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The scourge of relentless inflation September 7, 2010

Posted by southasiamasala in : India, Jha, Raghbendra , trackback

Raghbendra Jha and Raghav Gaiha

Inflation has been in the news for some time.  Recent media reports have come to the view that the RBI deems current inflation to be a scourge. This inflation has also been relentless. There seems to be broad consensus among analysts that the current spate of inflation had its roots in food price inflation.  Last year’s drought led to steep rises in retail food prices followed by hikes in procurement prices for farmers.  With a strengthening of the effects of the drought foodgrains had to be imported on a large scale, at prices higher than were being paid to Indian farmers.  This then led to a further round of increase in the prices paid to farmers and an inflationary spiral set in.  More recently, however, clear signs have emerged that inflation in the non-food sector has picked up even as food sector inflation has moderated somewhat (although still in the double digits), capacity constraints have been hit and inflationary expectations have become entrenched.

It is against this background that anti-inflation policy must operate.  In this article we want to make a couple of points about the current policy debate about inflation.

First, unlike what is being said in some quarters, supply shocks are still reverberating through the economy.   The initial supply shock came from the food sector, followed by the rise in prices of petroleum products, whereas the recurring supply side shock now is from rising expected inflation.  The higher the rate of expected inflation the lower will be the gap between actual and expected inflation and the smaller the resulting (positive) deviation of output from trend.  It is in this context that combating supply side shocks becomes a quintessential element of anti-inflation policy.  We are all agreed that a good kharif harvest from a good monsoon might translate into a positive supply shock and lower inflationary expectations. However, such a positive outcome might be limited to being a seasonal phenomenon if food supply chains are not well managed.  It is in this context that one reads reports of waste of existing foodgrain stocks in Food Corporation of India godowns.  Putting a firm stop to this will not come a day too soon.  More coordinated and timely distribution of such grain would also be welcome.  These comments extend beyond foodgrains to many perishable items like vegetables and milk, large quantities of which are wasted because of the paucity of effective storage. Merely reducing demand against the background of recurring adverse supply shocks will, other things remaining unchanged, only lower output growth without having a substantial impact on inflation. The bottom line here is that without tackling supply side constraints there can be no easy victory in the fight against inflation.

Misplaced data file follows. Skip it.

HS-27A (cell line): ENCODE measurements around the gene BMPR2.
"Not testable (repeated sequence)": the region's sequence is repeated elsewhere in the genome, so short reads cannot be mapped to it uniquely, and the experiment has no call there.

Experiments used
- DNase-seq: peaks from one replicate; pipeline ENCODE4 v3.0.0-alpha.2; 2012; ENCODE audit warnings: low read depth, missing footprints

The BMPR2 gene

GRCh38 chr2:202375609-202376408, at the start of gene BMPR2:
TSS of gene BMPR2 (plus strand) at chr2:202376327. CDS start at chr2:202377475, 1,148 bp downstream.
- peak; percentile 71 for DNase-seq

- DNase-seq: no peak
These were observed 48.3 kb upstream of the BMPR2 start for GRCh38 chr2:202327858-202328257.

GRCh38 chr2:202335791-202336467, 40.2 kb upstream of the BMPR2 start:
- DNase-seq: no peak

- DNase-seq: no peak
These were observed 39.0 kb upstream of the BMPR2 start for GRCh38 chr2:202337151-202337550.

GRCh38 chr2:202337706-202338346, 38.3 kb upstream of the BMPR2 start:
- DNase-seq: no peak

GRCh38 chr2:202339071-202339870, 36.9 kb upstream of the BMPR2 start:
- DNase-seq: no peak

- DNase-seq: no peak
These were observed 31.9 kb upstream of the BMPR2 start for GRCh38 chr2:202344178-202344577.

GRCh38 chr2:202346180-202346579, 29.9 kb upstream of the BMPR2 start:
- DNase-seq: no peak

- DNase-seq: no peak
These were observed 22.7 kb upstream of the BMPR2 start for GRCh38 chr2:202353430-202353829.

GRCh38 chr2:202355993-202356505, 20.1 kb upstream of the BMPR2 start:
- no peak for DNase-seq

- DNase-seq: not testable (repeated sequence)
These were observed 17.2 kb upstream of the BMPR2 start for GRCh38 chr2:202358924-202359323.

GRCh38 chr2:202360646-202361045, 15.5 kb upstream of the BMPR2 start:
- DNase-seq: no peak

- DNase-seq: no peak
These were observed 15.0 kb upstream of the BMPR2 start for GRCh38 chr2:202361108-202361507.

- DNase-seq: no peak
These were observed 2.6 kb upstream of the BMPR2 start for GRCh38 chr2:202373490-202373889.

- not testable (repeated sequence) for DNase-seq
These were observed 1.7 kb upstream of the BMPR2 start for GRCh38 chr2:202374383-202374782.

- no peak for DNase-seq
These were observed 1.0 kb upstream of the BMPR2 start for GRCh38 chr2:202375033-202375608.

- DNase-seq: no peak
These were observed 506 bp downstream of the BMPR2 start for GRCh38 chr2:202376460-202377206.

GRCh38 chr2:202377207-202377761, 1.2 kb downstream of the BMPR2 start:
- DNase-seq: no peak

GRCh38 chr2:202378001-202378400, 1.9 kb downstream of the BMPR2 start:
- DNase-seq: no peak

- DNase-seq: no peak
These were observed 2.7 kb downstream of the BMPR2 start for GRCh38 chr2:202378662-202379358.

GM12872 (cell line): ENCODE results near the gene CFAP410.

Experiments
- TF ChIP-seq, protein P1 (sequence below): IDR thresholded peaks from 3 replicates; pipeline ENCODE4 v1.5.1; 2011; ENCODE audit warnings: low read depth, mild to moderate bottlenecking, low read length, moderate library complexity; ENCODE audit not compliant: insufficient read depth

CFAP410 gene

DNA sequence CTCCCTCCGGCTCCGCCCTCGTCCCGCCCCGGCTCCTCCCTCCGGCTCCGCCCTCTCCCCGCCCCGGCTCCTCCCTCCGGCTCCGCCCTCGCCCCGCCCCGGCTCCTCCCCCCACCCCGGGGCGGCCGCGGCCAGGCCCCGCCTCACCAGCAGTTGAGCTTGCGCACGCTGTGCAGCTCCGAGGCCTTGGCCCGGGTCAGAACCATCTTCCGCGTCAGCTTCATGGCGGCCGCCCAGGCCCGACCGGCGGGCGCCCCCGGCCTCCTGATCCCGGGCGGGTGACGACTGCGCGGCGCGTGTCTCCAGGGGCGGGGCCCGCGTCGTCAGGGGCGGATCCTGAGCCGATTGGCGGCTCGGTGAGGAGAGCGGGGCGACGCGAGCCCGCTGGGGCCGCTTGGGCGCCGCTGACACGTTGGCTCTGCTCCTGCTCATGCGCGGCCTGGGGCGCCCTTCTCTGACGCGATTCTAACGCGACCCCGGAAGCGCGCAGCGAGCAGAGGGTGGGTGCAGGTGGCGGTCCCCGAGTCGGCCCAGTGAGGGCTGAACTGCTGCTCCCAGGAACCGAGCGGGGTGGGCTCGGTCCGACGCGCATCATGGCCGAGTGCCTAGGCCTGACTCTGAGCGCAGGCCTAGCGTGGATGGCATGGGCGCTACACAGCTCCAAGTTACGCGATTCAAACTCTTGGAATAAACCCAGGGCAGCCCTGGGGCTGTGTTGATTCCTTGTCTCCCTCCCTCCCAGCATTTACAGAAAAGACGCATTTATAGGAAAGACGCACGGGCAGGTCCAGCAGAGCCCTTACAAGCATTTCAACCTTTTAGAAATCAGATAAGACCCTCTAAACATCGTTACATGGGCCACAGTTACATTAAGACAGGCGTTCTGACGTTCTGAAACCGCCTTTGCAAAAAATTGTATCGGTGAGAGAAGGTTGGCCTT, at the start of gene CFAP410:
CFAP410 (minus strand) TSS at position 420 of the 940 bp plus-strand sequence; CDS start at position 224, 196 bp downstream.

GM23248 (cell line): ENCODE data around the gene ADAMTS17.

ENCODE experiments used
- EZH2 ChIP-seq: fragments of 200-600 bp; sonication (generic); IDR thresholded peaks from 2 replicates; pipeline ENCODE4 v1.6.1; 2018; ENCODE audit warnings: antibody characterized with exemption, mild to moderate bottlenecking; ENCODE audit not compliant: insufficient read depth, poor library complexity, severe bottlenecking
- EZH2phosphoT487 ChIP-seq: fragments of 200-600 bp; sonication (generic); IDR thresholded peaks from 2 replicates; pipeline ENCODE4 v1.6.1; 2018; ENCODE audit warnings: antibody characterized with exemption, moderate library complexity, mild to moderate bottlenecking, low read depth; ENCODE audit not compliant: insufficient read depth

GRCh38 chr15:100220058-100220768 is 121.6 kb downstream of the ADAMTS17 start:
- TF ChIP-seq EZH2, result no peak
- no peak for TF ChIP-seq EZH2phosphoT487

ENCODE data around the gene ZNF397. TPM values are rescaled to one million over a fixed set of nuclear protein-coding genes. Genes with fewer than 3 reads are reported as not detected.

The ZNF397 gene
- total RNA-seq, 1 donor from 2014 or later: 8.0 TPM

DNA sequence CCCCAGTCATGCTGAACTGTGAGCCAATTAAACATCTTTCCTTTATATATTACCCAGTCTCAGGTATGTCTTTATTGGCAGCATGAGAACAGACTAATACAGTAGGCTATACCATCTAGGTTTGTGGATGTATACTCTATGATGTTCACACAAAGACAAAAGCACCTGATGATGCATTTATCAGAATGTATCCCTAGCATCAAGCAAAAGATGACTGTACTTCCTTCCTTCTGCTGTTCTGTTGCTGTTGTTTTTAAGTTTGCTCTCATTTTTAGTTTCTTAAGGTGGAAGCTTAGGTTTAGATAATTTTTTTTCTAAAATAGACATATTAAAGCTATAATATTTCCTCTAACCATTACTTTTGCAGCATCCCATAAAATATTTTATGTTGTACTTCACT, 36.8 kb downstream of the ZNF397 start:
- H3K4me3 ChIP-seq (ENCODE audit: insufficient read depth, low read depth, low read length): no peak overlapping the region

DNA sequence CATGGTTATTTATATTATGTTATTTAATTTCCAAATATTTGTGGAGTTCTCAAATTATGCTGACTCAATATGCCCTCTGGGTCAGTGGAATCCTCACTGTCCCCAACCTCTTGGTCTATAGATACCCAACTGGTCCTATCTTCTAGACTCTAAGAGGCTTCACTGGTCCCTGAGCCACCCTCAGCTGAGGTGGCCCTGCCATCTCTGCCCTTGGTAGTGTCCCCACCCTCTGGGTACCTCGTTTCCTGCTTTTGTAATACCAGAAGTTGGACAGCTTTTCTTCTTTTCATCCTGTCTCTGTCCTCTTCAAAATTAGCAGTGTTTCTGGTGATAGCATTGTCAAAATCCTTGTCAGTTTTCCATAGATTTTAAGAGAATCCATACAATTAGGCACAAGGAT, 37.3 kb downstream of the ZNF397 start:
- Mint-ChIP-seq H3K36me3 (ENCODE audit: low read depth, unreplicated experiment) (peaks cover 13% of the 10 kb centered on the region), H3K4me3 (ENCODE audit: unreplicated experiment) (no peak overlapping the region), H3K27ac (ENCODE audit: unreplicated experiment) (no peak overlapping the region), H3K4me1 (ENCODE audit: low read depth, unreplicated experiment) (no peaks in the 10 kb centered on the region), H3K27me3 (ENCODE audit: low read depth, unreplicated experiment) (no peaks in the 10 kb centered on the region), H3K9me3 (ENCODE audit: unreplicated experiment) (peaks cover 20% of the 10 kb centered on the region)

Second, while WPI and CPI inflation are statistically linked there are enough (mutually independent) factors affecting the two that causal links between the two can become tenuous.  In this context one has to be clear about the quantitative impact and time profile of the impact of policy rates on various measures of inflation.  The empirical evidence of such impacts, particularly on the CPI, is not encouraging. A recent paper (Jha, R. “Inflation Targeting in India: Issues and Prospects” International Review of Applied Economics, vol. 22, no.2, March 2008) has demonstrated that the mean impact of the call money rate on CPI is uncertain, subject to long lags and the overall impact has a wide 95 percent confidence interval.  The extant literature has accepted that there are several reasons why interest rates may not have a straightforward relation with CPI in the context of a country like India.  These reasons include limited independence of RBI, substantial fiscal overhang, the frequent need by the RBI to resort to other nominal anchors, and the predominance of supply as opposed to demand shocks. Even in developed market economies inflation targeting is facing opposition for excluding asset prices from CPI and because of the need to monitor other nominal magnitudes such as exchange rates (Kirsanova, T., Leith, C. & S. Wren-Lewis [2006] ‘Should central banks target consumer prices or the exchange rate?’ The Economic Journal, Vol. 116, F208-F231). There is thus urgent need to understand more fully the impact of policy rates in particular and macroeconomic policy in general on inflation.

In the current milieu anti-inflation policy will work only if it is cognizant of the forces that initiate and sustain such inflation, i.e., by tackling supply side issues.  Further, expansion of demand from rising fiscal expenditures must be restrained.  Merely raising interest rates will not help. The current round of inflation in India is certainly a scourge.  The longer it is allowed to run its course the more devastating and deep will be its impact on the economy and society.  Stabilizing prices will not only have positive macroeconomic impacts but also enhance human nutrition outcomes, thereby impacting positively on productivity and resulting in a favorable supply shock.

Raghbendra Jha is Professor of Economics at Australian National University, Canberra (contactable at r.jha@anu.edu.au); Raghav Gaiha is a Visiting Scholar at Department of Urban Studies and Planning, MIT, Cambridge, MA 02139, and a Professor of Public Policy, faculty of Management Studies, University of Delhi.

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